Our romance with cars has gone on for more than a century, but now there’s a chance that our once trusted friends will be turned against us by becoming our watchdogs, monitoring our driving habits and reporting them back to Big Brother corporations.
Sound a bit like science fiction? This is closer than you think and it’s all in aid of saving money and making more profits for big business.
Car makers are already working with insurance companies installing sensors that monitor and wirelessly transmit information about how fast you drive, how hard you brake, how many miles you go and at what time you drive. They have been doing this in the United States since 2010. Two companies in Ontario and Quebec now offer the “service” as an option. All of this data is fed into a matrix that will eventually dictate your personal insurance premium.
Called user-based insurance, this is currently a “voluntary” program, an aspect that is unlikely to last if it saves the companies money, because other options will inevitably disappear.
It is predicted that all cars will carry this technology within three years.
This invasion of your privacy will be justified in the name of safety and savings. Already the insurance people are trumpeting how what is called telematics will help “train” drivers to be more careful, to monitor their own speeds, and to make the roads safer. They also claim insurance savings to a maximum of 25 per cent (about $300 in Ontario), although so far the average is more like 12 per cent (in the United States, that average falls to eight per cent).
The other appeal is to the narcissistic curiosity of some people for feedback about themselves. The service promises monthly reports on your personal driving habits. Not promoted is that some insurance companies slap an increase on your monthly insurance bill if they detect an unusual jump in speed or other undesirable behaviour.
This information is available to police in the event of an accident. Questions have been raised as to what happens if the monitor detects a sudden increase in speed well above the legal limit; are the reporting agencies obligated to report you and if so, will you be susceptible to charges?
Logically, the next step would be to plug the telematics system directly into the police service – think of the money that could be saved in not having to man speed traps or install speed cams. Imagine a world where your car could deliver a ticket to you by voice mail: “Sorry, Mr. Jones. I regret to inform you that you have just been assessed a $220 fine for a speeding infraction of 20 km over the speed limit at Grant and Taylor. The money has been automatically withdrawn from your bank account. Should you wish to appeal, please pull over and follow the prompts.” This is not beyond the possible.
Telematics and your person
What if sensors could be implanted in people to monitor behaviours that affect their health? Smoking, alcohol indulgence, overeating are all said to be costing the community billions. What’s to stop health insurers from insisting on personal monitoring to justify their premiums?
Privacy concerns could quickly be overridden by the tyranny of the “greater good”; after all, health care is paid for by the community of taxpayers; it follows that your obesity could be viewed as detrimental to the community, using the same argument they used to force seat belts and bike helmets on your person. Before you know it, people could be required to accept sensor implants that would allow the system to control personal habits or decide to forego insurance.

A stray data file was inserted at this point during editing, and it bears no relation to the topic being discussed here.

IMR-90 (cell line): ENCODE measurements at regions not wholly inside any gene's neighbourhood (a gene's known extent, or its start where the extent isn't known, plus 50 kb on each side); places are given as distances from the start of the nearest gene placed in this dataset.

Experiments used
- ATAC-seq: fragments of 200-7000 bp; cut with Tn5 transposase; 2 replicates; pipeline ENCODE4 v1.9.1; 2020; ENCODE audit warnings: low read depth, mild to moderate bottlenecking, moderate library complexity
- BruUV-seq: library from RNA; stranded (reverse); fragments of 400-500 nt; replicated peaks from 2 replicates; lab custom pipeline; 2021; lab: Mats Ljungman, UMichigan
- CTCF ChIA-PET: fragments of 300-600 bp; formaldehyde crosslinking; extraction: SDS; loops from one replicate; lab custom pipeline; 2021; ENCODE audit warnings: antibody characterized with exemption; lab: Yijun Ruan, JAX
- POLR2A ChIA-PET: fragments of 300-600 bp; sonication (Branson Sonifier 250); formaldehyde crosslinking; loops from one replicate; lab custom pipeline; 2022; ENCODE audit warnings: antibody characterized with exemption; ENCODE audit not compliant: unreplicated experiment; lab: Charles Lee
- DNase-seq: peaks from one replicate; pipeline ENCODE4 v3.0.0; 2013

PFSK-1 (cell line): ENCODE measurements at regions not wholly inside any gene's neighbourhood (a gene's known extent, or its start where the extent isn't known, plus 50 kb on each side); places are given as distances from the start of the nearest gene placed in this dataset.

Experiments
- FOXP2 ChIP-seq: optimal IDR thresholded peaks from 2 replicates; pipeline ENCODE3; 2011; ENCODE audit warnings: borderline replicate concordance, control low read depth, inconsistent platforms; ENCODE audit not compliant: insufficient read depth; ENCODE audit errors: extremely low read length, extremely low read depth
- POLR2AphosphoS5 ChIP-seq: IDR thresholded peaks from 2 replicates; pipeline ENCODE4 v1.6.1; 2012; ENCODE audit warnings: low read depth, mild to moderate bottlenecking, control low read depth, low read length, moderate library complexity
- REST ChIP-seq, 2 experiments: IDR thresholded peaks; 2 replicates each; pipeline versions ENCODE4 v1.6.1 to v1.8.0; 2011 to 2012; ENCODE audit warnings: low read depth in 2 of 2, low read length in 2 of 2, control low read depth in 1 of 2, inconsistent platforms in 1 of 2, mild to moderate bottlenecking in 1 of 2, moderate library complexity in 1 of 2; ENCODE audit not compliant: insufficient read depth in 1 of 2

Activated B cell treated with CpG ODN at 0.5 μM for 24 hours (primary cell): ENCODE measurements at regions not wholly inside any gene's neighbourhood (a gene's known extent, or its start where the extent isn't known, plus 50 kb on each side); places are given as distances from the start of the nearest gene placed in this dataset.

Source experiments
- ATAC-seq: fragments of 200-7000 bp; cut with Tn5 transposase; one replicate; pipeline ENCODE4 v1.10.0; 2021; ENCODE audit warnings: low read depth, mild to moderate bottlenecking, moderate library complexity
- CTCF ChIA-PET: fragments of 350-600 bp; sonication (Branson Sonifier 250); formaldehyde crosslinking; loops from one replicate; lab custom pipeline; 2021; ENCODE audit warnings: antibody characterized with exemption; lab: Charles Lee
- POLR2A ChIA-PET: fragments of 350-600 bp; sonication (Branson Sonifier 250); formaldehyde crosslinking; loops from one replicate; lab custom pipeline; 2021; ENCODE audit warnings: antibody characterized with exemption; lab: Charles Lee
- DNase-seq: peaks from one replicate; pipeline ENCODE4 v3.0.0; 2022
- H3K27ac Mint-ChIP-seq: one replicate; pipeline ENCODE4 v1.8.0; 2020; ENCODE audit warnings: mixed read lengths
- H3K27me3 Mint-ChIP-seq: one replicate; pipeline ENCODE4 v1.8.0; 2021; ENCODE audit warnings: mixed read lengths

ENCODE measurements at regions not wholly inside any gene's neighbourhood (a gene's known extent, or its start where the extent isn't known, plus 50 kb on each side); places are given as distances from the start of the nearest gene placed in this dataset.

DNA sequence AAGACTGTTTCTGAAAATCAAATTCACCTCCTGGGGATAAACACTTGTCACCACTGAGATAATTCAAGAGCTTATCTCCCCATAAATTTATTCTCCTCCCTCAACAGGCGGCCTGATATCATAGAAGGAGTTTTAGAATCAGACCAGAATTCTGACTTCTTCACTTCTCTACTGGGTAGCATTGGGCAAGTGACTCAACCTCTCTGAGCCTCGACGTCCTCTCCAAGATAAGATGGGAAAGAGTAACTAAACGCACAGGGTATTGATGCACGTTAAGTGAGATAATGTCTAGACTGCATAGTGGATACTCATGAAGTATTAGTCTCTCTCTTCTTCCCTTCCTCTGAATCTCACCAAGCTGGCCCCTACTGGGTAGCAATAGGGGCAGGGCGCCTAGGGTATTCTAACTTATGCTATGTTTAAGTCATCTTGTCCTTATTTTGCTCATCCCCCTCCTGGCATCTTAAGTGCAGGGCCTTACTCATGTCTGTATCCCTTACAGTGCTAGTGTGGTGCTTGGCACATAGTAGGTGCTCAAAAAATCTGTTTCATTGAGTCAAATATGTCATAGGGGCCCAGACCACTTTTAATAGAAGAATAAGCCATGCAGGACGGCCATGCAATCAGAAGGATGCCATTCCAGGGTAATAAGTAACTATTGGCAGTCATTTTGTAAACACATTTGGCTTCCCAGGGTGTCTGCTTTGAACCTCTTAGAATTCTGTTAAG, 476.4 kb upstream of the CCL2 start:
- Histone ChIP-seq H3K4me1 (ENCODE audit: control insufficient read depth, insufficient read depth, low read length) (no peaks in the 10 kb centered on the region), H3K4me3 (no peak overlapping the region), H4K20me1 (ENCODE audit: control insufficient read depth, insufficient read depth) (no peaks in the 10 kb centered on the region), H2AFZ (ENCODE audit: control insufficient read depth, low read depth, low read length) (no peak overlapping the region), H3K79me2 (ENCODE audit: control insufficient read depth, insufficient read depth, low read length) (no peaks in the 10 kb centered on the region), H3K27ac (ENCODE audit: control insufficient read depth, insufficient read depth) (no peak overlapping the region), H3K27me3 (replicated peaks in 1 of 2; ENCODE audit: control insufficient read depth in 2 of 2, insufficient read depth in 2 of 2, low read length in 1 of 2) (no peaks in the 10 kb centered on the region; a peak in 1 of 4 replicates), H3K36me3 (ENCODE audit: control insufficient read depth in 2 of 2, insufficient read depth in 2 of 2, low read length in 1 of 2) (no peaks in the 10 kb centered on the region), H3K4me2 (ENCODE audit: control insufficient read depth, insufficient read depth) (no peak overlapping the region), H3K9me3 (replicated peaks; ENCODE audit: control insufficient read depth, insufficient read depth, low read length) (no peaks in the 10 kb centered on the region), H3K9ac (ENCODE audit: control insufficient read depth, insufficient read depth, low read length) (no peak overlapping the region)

Already, personal telematics are in use to monitor seniors living alone, especially in detecting a fall.
Not just paranoia
If you think I am a little paranoid, hearken back to how much of our liberty has already been irreparably eroded. Our social insurance numbers, which were supposed to be private, are now demanded by banks, insurers and many other merchants. A retail store in the U.S. refused my credit card because I wouldn’t give them my SIN. Social media has all your personal habits completely pegged. We are manhandled and summarily searched at airports, and even upon entry to government buildings, in the name of security.
You are coerced into giving up personal information when you pay for anything (May I have your postal code, or your telephone number, please?) and if this simple request doesn’t give enough information, you are bribed with “loyalty programs”, which you pay for in higher prices but which appear to offer you “free” stuff. The information you give them is just as valuable as your repeat business.
Loblaws bought Shoppers Drugs for its loyalty program this summer; the loyalty program delivered data on 10 million shoppers!
But even loyalty programs may soon be a thing of the past. The art of predicting personal preferences through telematics and other digital monitoring systems is already highly evolved. Unfortunately, this could have an impact on our freedom of shopping choice which will continue to narrow as a result. After all, why produce goods that attract the attention of the few where the margins are lower because of unit costs?
Given the trends, it is not a leap to imagine that at some point we will routinely be given a sensor or monitoring chip at birth that will feed back all sorts of information to data users for a myriad of purposes. Who wouldn’t want to use such a device to prevent crime or even to deter potential criminals? Why would you refuse if your health could be protected by being plugged in this way or if your children could be safeguarded from kidnapping or worse?
Back to the car
Maybe we should think twice if offered the “option” to activate a personal car monitoring device. Think of where it could lead.
Come to think of it, it’s probably already too late to alter this invasion.
Welcome to the brave new world!